I was a junior in college when I went to El Salvador for the first time. The van moved slowly through San Salvador traffic, the window down, my mouth covered with my scarf to protect from the pollution, my lungs still burning. A slender boy no older than 10 came to my window with his hand out and gently grazed my hand with his fingers. The tiredness in his eyes, which were as brown as his leathery skin, could have belonged to an old man. When I looked at him, he put his arm on the windowpane and rested his head as we gazed into one another's eyes. I remember this moment so vividly as I sat staring into his eyes, completely humbled, realizing that his suffering was greater than my capacity to respond.
I had decided to go to El Salvador because I wanted to make the world better, to fix something. But as I sat in the van with the desire to respond with whatever money I could offer, a voice asked me to just sit in this place, seeing him, and I knew I could only sit. And see him.
I was angry -- feeling cheated, really, to come to this place of knowing that I could not save the world. But there is a real grace in internalizing the words of Dan Clendenin , reflecting on Archbishop Oscar Romero: "We are workers, not master builders, ministers, not messiahs. We are prophets of a future not our own."
Knowing that we are not messiahs gives focus to the responsibility and tasks given to us. We are called to do work that we might never personally see the results of when we are focused on the messiah. This relieves us to greater clarity in our own mission as followers.
Learning to sit with those who are suffering rather than trying to fix the problem is a difficult task. As an outsider, walking into a long-standing issue with a solution formulated in a weeklong trip can belittle the person or community native to the problem. Yet a ministry of presence, to truly offer to be present to someone, is incredibly challenging in a fast-paced society. Not to make it better, but to sit in the pain with someone. To allow space for the grief, the sadness -- this provides hope. Because if there is a world where someone will sit with the horrors of our humanness, there is comfort, there is Christ.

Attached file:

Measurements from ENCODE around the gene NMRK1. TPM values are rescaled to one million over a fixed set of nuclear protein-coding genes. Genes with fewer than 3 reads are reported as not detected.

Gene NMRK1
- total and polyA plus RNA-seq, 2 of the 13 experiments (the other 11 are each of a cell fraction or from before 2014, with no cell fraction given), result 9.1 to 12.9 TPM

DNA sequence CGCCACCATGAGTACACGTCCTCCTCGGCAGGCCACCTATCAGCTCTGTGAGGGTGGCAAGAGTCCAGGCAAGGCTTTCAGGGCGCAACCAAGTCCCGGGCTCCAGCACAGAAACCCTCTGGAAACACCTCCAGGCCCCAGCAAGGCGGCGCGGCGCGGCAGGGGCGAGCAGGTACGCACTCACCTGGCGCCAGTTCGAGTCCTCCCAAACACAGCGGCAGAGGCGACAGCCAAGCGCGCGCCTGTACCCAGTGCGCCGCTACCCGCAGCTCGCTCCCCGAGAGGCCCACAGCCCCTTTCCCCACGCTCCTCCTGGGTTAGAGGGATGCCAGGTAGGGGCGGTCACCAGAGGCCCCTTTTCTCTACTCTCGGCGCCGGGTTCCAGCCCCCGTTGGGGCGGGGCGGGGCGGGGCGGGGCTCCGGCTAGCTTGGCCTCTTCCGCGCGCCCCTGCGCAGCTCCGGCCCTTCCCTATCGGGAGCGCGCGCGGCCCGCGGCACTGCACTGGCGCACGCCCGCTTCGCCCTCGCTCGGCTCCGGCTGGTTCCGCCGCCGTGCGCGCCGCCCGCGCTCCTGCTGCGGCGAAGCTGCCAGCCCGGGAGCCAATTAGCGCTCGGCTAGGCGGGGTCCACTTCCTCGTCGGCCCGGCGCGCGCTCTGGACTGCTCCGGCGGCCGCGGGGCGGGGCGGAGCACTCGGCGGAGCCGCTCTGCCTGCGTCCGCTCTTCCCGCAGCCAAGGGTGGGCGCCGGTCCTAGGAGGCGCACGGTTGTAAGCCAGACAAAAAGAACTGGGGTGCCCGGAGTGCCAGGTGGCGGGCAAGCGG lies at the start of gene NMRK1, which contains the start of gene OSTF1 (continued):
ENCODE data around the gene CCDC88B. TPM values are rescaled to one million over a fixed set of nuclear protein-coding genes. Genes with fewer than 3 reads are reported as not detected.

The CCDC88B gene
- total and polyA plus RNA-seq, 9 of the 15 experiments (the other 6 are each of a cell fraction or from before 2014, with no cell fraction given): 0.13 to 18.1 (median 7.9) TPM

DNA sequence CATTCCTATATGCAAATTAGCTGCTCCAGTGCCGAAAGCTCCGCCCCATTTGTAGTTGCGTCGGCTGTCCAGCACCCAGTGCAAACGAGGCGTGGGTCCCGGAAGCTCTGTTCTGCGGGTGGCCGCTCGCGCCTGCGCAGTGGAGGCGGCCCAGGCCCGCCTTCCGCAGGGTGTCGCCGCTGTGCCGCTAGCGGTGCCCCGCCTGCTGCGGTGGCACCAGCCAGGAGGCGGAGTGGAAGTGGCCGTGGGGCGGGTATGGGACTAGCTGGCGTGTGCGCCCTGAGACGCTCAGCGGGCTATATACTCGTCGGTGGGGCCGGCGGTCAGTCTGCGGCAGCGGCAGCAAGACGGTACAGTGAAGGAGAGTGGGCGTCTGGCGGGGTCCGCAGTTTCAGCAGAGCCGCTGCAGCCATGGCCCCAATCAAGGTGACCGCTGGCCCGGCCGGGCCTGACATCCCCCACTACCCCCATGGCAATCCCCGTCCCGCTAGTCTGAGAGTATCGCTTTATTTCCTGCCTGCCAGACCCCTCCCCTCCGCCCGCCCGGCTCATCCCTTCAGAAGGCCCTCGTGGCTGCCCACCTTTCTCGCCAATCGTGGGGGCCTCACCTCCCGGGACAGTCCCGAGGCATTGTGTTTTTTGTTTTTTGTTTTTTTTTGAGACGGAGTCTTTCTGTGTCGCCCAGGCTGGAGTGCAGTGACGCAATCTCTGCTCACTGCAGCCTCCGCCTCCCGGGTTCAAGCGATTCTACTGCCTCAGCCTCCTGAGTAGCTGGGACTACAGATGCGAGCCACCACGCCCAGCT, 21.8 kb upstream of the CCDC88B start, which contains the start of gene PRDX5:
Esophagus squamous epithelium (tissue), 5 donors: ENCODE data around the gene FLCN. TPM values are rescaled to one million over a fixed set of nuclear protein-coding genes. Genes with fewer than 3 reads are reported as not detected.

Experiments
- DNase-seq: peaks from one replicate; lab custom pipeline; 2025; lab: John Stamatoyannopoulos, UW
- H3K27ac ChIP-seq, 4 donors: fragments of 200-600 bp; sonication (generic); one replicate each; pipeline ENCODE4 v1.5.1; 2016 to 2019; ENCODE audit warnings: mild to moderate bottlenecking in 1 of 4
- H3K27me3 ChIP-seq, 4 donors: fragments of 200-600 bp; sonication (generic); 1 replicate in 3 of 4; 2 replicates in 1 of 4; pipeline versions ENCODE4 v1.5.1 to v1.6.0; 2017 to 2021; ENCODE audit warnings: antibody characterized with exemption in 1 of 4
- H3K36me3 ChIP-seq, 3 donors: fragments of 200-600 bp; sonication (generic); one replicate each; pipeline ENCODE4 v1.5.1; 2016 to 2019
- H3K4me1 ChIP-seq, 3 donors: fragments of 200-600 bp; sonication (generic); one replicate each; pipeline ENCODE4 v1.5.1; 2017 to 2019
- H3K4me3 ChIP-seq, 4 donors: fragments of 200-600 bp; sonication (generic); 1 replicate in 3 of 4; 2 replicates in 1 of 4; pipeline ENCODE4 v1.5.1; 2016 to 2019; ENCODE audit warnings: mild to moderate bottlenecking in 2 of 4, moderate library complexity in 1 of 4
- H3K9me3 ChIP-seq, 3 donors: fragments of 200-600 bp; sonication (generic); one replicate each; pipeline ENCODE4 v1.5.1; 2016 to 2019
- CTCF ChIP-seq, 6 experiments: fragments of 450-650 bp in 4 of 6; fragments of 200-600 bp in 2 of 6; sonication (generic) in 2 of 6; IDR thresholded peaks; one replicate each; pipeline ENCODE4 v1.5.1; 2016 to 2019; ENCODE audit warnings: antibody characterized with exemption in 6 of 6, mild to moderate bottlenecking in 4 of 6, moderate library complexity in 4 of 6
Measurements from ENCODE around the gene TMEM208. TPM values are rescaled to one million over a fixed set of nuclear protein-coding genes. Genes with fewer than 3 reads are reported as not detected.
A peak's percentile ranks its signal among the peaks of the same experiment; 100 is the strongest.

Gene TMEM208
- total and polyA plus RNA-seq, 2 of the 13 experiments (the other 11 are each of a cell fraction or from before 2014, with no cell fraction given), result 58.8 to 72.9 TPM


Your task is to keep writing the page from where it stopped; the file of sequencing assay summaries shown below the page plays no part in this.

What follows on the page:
When I think about the greatest loss in my life, my cousin's death at only 19, I remember trying to stay very busy -- travel logistics, helping with funeral plans, buying a gift, anything to ensure that I was helping. I recognize the gift in these actions, but I am also aware of the avoidance and denial as my aunt reminded me that it would also be helpful to slow down and sit for a while. Or when I overheard another cousin saying, "Why can't April just be a cousin today instead of a minister?" I knew my "help" wasn't what was needed or what really honored my relationship with my cousin and our whole family. If there is a world where someone will sit in the horrors of our humanness, there is comfort, there is Christ.
Can I sit with Mother Mary at the foot of the cross of her son? Can I walk with my friends who are grieving, as others might have with Mary Magdalene? We give up meat on Fridays, coffee for all of Lent and create mini-deserts in our baptismal fonts in our attempt to touch desolation. We do these small things every year to remember the suffering of Jesus, who can offer an image for how to sit without fixing, as we cannot change the story we relive each year.
How does this connect with my sacrifice of my morning coffee ? Choosing a holistic approach to Lent rather than only a sacrifice allowed for greater depth. By diving into social injustice and reflecting on an image of powerful ritual, I uncovered a similar awareness that water is complex and an issue far greater than my personal consumption. I was quite surprised that four weeks in, I was still dearly missing my morning cup of joe. This daily sacrifice has transformed my relationship with water in both sacred and secular ways. Watching informative videos and having conversations on water issues has given me great insight into the many ways in which various companies are working to reduce their water usage or donate to wells for safe drinking water.
I am beginning to understand how the small sacrifices in my own life during Lent are moving me to respond -- and to sit. The suffering in the world can be made more tangible with daily sacrifices as reminders of the difficulty of changing a habit. In walking with those who are suffering, we get an experience of weeping with Mary Magdalene. If there is a world where someone will sit in the horrors of our humanness, there is comfort, there is Christ.
[April Gutierrez is a graduate of Boston College School the Theology and Ministry. She is currently a campus minister at Loyola Marymount University.]
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